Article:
You can best succeed in any organization by continuing having the right attitude
A number of years ago, I heard of a manager at a large global company who fell under this stereotype. The day following his promotion, he stood in front of his extended team of 45 employees and said, "My current role is just a pit stop on my way to corporate. So, you people do your job, stay off my radar screen, and we'll get along just fine." Over the next 18 months, he acted exactly that way. Results mattered -- relationships did not. While these leaders do receive promotions, a recent study that my colleagues and I conducted shows that jerks are promoted in spite of, rather than because of, their poor interpersonal skills. According to the online poll, which analyzed 1,650 promotions, 92% said having poor interpersonal skills hinders advancement in their organization.
Why do so many people believe that it's the self-promoters who do best in the workplace?The key to success in business is to produce results while maintaining relationships. Self-promoters produce results, a main benchmark for promotion, at the cost of relationships. When a manager is faced with the decision to advance a self-promoter or an employee who values relationships over results, the manager will most likely choose the employee who produces strong results.
However, our research reveals that the combination of strong interpersonal skills and strong results are by far the best predictor of whether an employee will be respected as a leader after a promotion. Leaders who lack interpersonal skills are not respected by their employees, and a disrespected leader wields little true influence in the workplace. Thus, employees who place high value on both results and relationships are most likely to excel and exert influence in their company.
If after your assessment you discover you need to change, follow these four steps for navigating crucial conversations -- high-stakes, politically risky or emotionally volatile situations -- in a way that generates results and improves relationships.
- Change your emotions. In stressful moments, separate people from the problem. Try to see others as reasonable, rational and decent human beings -- even if your opinions clash. Jerks don't bother with this principle -- they make harsh judgments of others and act out those judgments through mistreatment.
- Help others feel safe. Effective leaders find a way to be both 100% honest and 100% respectful. They do both by starting high-stakes conversations by assuring the other person of their positive intentions and their respect. When others feel respected and trust your motives, they let their guard down and begin to listen -- even if the topic is unpleasant.
- Present just the facts. Respected leaders describe problems in factual terms -- stripping out the negative labels and punitive conclusions. Without the facts, judgmental statements are far from motivating and create animosity and resistance.
- Invite dialogue. Effective leaders create dialogue, whilethose who are not settle for monologue. After confidently sharing your views, invite others to do so as well. If you are open to hearing others' points of view, they'll be more open to yours.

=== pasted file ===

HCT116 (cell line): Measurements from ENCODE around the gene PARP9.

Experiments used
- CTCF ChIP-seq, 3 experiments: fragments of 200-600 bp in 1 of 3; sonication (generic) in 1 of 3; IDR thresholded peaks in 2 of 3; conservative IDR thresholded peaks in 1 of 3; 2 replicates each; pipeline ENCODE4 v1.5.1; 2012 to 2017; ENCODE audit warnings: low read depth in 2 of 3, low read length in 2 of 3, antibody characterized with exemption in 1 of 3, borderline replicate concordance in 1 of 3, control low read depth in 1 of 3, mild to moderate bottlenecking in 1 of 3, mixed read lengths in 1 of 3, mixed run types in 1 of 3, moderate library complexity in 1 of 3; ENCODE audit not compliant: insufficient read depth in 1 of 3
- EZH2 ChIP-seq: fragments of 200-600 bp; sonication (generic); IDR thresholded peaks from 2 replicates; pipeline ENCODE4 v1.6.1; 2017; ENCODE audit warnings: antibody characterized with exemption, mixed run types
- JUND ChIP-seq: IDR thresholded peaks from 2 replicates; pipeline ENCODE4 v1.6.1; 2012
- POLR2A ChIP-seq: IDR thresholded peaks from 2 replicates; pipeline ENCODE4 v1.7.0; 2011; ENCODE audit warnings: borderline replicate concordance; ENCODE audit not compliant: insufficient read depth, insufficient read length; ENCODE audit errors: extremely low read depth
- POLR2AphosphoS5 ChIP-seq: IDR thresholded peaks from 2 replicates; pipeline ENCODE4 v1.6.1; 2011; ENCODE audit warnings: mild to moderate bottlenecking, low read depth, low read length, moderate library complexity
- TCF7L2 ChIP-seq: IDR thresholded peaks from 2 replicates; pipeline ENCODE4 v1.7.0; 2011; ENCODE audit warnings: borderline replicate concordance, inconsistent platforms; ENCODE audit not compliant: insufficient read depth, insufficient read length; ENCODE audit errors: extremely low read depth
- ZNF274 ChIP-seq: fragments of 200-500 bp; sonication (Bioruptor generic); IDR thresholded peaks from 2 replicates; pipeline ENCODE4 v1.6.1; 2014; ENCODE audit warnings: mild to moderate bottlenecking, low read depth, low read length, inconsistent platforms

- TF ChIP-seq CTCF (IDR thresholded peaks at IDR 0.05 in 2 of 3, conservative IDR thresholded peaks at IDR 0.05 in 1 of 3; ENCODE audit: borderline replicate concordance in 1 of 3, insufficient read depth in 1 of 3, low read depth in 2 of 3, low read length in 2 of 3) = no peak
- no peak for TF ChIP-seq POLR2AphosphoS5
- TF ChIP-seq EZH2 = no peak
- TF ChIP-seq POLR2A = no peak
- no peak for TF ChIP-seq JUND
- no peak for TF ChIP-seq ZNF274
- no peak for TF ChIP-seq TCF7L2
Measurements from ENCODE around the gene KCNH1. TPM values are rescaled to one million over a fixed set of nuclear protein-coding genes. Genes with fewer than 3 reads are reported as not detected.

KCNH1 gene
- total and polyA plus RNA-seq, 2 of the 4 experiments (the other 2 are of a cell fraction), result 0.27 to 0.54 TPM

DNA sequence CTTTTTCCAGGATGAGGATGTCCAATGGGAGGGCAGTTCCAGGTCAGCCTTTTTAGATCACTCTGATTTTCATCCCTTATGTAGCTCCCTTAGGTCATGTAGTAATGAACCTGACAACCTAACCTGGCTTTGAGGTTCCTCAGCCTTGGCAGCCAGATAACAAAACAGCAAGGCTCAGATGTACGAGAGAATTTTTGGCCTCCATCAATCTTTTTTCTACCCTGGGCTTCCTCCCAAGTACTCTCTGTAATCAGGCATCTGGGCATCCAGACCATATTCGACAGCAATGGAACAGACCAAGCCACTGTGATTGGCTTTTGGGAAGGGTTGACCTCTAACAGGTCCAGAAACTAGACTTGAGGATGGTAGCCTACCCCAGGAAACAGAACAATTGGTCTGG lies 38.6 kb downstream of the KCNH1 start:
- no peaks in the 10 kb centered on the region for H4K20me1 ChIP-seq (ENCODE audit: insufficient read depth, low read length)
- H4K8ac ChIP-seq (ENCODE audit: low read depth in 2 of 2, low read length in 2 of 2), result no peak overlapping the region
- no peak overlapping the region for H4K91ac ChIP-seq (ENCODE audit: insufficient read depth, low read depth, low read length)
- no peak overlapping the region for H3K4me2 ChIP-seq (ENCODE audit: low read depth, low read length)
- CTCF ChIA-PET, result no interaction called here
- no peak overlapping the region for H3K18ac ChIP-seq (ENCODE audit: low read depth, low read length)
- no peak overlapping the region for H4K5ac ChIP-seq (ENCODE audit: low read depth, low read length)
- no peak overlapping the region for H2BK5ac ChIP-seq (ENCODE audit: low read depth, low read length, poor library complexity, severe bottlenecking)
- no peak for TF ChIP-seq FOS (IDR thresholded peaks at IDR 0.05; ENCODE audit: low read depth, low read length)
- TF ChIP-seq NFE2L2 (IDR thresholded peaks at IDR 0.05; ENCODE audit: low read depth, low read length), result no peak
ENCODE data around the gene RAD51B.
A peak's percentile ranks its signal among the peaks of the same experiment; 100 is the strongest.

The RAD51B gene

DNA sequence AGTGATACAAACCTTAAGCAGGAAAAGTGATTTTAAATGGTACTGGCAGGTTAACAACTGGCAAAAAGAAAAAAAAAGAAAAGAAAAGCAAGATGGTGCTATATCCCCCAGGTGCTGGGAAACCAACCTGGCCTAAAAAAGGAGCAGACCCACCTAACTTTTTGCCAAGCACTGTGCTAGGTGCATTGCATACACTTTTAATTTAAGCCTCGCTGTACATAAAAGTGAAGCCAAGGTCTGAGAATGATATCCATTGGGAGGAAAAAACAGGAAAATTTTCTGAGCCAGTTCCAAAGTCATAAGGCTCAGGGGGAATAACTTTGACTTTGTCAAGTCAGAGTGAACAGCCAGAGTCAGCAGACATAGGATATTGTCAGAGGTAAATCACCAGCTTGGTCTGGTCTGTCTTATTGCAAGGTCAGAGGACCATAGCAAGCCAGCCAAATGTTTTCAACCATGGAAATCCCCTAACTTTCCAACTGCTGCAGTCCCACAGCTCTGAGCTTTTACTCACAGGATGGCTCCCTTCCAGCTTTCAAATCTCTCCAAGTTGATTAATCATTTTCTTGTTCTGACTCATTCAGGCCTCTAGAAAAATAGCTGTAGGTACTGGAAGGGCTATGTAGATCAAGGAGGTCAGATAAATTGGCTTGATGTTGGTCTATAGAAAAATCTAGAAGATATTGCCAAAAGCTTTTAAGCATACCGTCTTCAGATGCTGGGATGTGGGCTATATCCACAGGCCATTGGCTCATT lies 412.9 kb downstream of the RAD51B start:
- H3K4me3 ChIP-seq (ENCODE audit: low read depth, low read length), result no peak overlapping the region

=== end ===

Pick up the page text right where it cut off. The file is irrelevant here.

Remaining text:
Internet and IT HandiGuide - provides you the tools you need
The job descriptions contained within the Internet and Information Technology Position Descriptions HandiGuide® are all in a standard format and are available as in PDF and WORD .docx formats. All of the job descriptions were reviewed and updated to comply with Sarbanes-Oxley and the ISO 27000 security standard. The latest version of the HandiGuide was completed in 2010 and is over 650 pages in length. The Internet and IT Position Descriptions HandiGuide includes sample organization charts, a job progression matrix, and the 243 Job descriptions. The book also addresses Fair Labor Standards, Sexual Harassment, the ADA, and is in a new easier to read format.
Each job description meets ADA standards and the position description is delivered in electronic format - WORD (2003 and 2007) which is edit able and PDF which is printed. Also included are tools to help you expand, evaluate and define your enterprise's unique additional requirements. Those tools include:
- Job Evaluation Questionnaire
- Position Description Questionnaire
- Job Progression Matrix (Job Family Classifications)
- Best Practices - Resume Screening
- Best Practices - Phone Screening
- Hiring Guide
The 231 positions include all of the technical, administrative, support functions within the IT group. Mouse over each group below to see a full list of the jobs included within each group.
A SPECIAL BONUS for those of you who purchase both the HandiGuide and the WORD files - if you provide us with up to five (5) completed Position Description Questionnaires within 30 days of purchase, we will create 5 position descriptions for you and provide you with 24 months of free update service for the HandiGuide and all job descriptions that we update and create.
- Chief Information Officer (CIO)
- Chief Information Officer (CIO) - Small Enterprise
- Chief Security Officer (CSO)
- Chief Compliance Officer (CCO)
- Chief Technology Officer (CTO)
- Vice President Administration
- Vice President Consulting Services
- Vice President Human Resources
- Vice President Information Services
- Vice President Strategy and Architecture
- Vice President Technical Services
You can purchase this book as a PDF Book, Word Book or as individual word files for each Job Description which makes for easier modification. We have also combined the both book formats with the individual word files for each job descriptions to give you the best of both worlds.
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